... Filter( {y/aeiou/UAEIO/} @list );

may give you this error:

    Array found where operator expected

which can be fixed by dropping the parentheses:

    ... Filter {y/aeiou/UAEIO/} @list;

So if you need or want to use parentheses when calling Filter, it is best to also include the sub keyword and the comma:

    #         v <--------- These ---------> v
    ... Filter( sub {y/aeiou/UAEIO/}, @list );
    # require   ^^^ <--- these ---> ^ (sometimes)

so your code will be portable to more versions of Perl.

Examples

Good code ignores "invisible" characters. So instead of just chomp()ing, consider removing all trailing whitespace:

    my @lines= Filter { s/\s+$// } <IN>;

or

    my $line= Filter { s/\s+$// } scalar <IN>;

[ Note that Filter can be used in a scalar context but always puts its arguments in a list context. So we need to use scalar or something similar if we want to read only one line at a time from IN above. ]

Want to sort strings that contain mixtures of letters and natural numbers (non-negative integers) both alphabetically and numerically at the same time? This simple way to do a "natural" sort is also one of the fastest. Great for sorting version numbers, file names, etc.:

    my @sorted= Filter {
        s#\d{2}(\d+)#\1#g
    } sort Filter {
        s#(\d+)# sprintf "%02d%s", length($1), $1 #g
    } @data;

[ Note that at least some versions of Perl have a bug that breaks sort if you write sub { as part of building the list of items to be sorted but you don't provide a comparison routine. This bug means we can't write the previous code as:

    my @sorted= Filter {
        s#\d{2}(\d+)#\1#g
    } sort Filter sub {
        s#(\d+)# sprintf "%02d%s", length($1), $1 #g
    }, @data;

because it will produce the following error:

    Undefined subroutine in sort

in some versions of Perl. Some versions of Perl may even require you to write it like this:

    my @sorted= Filter {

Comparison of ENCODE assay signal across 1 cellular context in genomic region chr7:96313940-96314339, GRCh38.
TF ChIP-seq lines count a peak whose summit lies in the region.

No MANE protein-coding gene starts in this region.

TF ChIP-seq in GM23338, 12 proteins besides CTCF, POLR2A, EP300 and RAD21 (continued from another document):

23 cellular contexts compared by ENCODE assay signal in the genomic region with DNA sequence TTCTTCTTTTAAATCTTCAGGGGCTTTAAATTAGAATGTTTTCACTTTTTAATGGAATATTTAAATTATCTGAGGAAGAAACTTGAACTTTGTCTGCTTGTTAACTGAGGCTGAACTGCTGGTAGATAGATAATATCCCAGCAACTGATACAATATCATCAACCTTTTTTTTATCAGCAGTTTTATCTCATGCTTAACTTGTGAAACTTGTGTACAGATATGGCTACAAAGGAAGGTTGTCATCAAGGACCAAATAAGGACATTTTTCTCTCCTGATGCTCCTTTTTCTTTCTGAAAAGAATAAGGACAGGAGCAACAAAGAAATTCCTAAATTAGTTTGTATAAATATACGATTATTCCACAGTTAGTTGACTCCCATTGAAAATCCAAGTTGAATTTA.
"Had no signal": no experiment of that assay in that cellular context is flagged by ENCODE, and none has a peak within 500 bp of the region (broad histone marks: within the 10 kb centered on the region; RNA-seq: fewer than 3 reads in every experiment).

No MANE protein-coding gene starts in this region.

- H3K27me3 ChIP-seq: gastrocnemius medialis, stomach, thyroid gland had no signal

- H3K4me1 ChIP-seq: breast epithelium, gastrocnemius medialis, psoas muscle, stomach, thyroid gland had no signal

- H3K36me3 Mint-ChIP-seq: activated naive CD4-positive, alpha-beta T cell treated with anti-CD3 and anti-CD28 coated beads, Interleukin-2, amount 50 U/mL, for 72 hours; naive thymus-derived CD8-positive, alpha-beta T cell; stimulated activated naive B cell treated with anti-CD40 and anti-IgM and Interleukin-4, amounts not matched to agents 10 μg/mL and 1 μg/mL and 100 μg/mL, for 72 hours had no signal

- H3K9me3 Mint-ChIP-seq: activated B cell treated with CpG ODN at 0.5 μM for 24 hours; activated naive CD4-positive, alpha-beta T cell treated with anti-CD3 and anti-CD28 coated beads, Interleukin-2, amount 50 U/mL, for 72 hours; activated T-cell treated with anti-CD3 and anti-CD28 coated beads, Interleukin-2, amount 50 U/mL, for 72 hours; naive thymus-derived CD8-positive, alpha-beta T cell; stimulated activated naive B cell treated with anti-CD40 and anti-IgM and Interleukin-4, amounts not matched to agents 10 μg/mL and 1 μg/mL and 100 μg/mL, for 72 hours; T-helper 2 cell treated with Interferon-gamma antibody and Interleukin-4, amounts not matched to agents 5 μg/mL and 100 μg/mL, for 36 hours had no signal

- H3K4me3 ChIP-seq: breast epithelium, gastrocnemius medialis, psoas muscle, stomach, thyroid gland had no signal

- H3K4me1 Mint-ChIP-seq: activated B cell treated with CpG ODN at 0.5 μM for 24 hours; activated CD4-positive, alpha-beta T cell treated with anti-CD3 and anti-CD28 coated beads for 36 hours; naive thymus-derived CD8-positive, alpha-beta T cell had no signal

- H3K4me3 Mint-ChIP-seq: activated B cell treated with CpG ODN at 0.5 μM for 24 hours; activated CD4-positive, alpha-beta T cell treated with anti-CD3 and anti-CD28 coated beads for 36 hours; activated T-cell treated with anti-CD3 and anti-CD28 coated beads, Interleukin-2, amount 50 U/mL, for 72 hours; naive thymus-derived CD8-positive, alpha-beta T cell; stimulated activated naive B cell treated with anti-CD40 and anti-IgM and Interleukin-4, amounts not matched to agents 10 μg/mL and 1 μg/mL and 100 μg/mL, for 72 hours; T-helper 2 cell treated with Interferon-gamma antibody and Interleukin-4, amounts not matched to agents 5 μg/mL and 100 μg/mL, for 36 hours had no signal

s#\d{2}(\d+)#\1#g
    } sort &Filter( sub {
        s#(\d+)# sprintf "%02d%s", length($1), $1 #g
    }, @data );

Which is how I wrote it in ex/NaturalSort.plx. ]

Need to sort names? Then you'll probably want to ignore letter case and certain punctuation marks while still preserving both:

    my @compare= Filter {tr/A-Z'.,"()/a-z/d} @names;
    my @indices= sort {$compare[$a] cmp $compare[$b]} 0..$#names;
    @names= @names[@indices];

You can also roll your own simple HTML templating:

    print Filter {
        s/%(\w*)%/expand($1)/g
    }   $cgi->...,
        ...
        $cgi->...;

Note that it also also works correctly if you change how you output your HTML and accidentally switch from list to scalar context:

    my $html= '';
    ...
    $html .= Filter {
        s/%(\w*)%/expand($1)/g
    }   $cgi->...,
        ...
        $cgi->...;

Motivation

A reasonable use of map is:

    @copy= map {lc} @list;

which sets @copy to be a copy of @list but with all of the elements converted to lower case. But it is too easy to think that that could also be done like this:

    @copy= map {tr/A-Z/a-z/} @list;  # Wrong

The reason why these aren't the same is similar to why we write:

    $str= lc $str;

not

    lc $str;  # Useless use of 'lc' in void context

and we write:

    $str =~ tr/A-Z/a-z/;

not

    $new= ( $old =~ tr/A-Z/a-z/ );  # Wrong

That is, many things (such as lc) return a modified copy of what they are given, but a few things (such as tr///, s///, chop, and chomp) modify what they are given in-place.

This distinction is so common that we have several ways of switching between the two forms. For example:

        $two= $one + $other;
  # vs.
        $one += $other;

or

        $two= substr($one,0,4);
  # vs.
        substr($one,4)= '';

I've even heard talk of adding some syntax to Perl to allow you to make things like lc become reflexive, similar to how += is the reflexive form of +.